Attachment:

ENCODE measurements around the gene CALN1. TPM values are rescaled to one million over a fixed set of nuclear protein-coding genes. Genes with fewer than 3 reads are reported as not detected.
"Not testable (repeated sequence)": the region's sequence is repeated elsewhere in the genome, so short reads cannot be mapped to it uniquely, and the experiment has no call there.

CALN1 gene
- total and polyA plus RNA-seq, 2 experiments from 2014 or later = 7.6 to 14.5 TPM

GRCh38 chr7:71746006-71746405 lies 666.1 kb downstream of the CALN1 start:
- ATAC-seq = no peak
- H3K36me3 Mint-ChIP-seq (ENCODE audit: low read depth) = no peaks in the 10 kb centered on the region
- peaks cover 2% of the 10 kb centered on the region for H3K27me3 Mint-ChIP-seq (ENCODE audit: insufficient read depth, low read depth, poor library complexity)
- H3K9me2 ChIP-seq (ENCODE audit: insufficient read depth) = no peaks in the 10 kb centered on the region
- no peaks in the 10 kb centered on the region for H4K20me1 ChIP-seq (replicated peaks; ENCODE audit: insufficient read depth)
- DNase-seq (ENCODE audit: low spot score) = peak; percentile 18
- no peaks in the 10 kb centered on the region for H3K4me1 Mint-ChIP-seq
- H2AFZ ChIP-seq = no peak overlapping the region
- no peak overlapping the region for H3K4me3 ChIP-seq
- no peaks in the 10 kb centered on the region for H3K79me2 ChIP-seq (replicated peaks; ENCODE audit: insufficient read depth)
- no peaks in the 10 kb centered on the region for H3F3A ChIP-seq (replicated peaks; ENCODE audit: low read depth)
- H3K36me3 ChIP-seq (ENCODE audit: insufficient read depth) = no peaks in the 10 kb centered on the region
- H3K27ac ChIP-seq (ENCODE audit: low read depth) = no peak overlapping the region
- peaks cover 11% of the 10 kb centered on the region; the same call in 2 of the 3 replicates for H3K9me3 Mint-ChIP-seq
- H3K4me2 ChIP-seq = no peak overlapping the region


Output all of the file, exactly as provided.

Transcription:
ENCODE measurements around the gene CALN1. TPM values are rescaled to one million over a fixed set of nuclear protein-coding genes. Genes with fewer than 3 reads are reported as not detected.
"Not testable (repeated sequence)": the region's sequence is repeated elsewhere in the genome, so short reads cannot be mapped to it uniquely, and the experiment has no call there.

CALN1 gene
- total and polyA plus RNA-seq, 2 experiments from 2014 or later = 7.6 to 14.5 TPM

GRCh38 chr7:71746006-71746405 lies 666.1 kb downstream of the CALN1 start:
- ATAC-seq = no peak
- H3K36me3 Mint-ChIP-seq (ENCODE audit: low read depth) = no peaks in the 10 kb centered on the region
- peaks cover 2% of the 10 kb centered on the region for H3K27me3 Mint-ChIP-seq (ENCODE audit: insufficient read depth, low read depth, poor library complexity)
- H3K9me2 ChIP-seq (ENCODE audit: insufficient read depth) = no peaks in the 10 kb centered on the region
- no peaks in the 10 kb centered on the region for H4K20me1 ChIP-seq (replicated peaks; ENCODE audit: insufficient read depth)
- DNase-seq (ENCODE audit: low spot score) = peak; percentile 18
- no peaks in the 10 kb centered on the region for H3K4me1 Mint-ChIP-seq
- H2AFZ ChIP-seq = no peak overlapping the region
- no peak overlapping the region for H3K4me3 ChIP-seq
- no peaks in the 10 kb centered on the region for H3K79me2 ChIP-seq (replicated peaks; ENCODE audit: insufficient read depth)
- no peaks in the 10 kb centered on the region for H3F3A ChIP-seq (replicated peaks; ENCODE audit: low read depth)
- H3K36me3 ChIP-seq (ENCODE audit: insufficient read depth) = no peaks in the 10 kb centered on the region
- H3K27ac ChIP-seq (ENCODE audit: low read depth) = no peak overlapping the region
- peaks cover 11% of the 10 kb centered on the region; the same call in 2 of the 3 replicates for H3K9me3 Mint-ChIP-seq
- H3K4me2 ChIP-seq = no peak overlapping the region